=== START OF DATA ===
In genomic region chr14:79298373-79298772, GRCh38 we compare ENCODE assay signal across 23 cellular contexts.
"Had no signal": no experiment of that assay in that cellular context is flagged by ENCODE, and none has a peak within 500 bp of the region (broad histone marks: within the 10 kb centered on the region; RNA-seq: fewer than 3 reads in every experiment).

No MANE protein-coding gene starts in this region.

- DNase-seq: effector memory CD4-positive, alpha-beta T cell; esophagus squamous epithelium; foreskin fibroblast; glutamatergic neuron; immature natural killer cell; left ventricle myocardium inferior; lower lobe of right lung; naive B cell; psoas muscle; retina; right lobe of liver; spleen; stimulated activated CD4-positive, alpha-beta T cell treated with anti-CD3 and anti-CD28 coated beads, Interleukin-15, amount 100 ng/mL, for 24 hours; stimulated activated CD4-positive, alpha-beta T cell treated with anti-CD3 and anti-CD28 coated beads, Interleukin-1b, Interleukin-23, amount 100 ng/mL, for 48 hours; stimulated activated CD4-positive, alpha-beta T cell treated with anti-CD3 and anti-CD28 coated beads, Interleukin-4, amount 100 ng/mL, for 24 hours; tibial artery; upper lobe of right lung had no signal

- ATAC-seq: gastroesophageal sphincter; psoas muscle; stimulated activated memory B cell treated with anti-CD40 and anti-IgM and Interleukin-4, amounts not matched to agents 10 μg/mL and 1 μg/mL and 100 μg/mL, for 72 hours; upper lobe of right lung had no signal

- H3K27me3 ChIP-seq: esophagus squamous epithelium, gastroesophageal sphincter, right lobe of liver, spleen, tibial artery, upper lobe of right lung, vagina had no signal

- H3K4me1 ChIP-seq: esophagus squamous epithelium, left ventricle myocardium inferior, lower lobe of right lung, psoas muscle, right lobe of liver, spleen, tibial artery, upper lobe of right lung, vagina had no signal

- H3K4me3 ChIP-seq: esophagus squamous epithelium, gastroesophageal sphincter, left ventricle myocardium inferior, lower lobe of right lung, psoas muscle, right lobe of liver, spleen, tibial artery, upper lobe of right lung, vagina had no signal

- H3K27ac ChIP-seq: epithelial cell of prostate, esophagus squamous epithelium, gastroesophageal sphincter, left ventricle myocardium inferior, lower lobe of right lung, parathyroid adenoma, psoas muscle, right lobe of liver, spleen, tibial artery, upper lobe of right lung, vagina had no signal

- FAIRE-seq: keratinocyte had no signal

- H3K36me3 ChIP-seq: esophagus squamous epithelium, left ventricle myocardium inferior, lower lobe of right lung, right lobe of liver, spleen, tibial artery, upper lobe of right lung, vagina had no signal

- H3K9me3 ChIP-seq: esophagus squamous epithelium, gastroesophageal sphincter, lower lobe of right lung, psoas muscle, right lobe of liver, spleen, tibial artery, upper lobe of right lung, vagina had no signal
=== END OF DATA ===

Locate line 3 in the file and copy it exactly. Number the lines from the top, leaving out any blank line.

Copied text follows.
No MANE protein-coding gene starts in this region.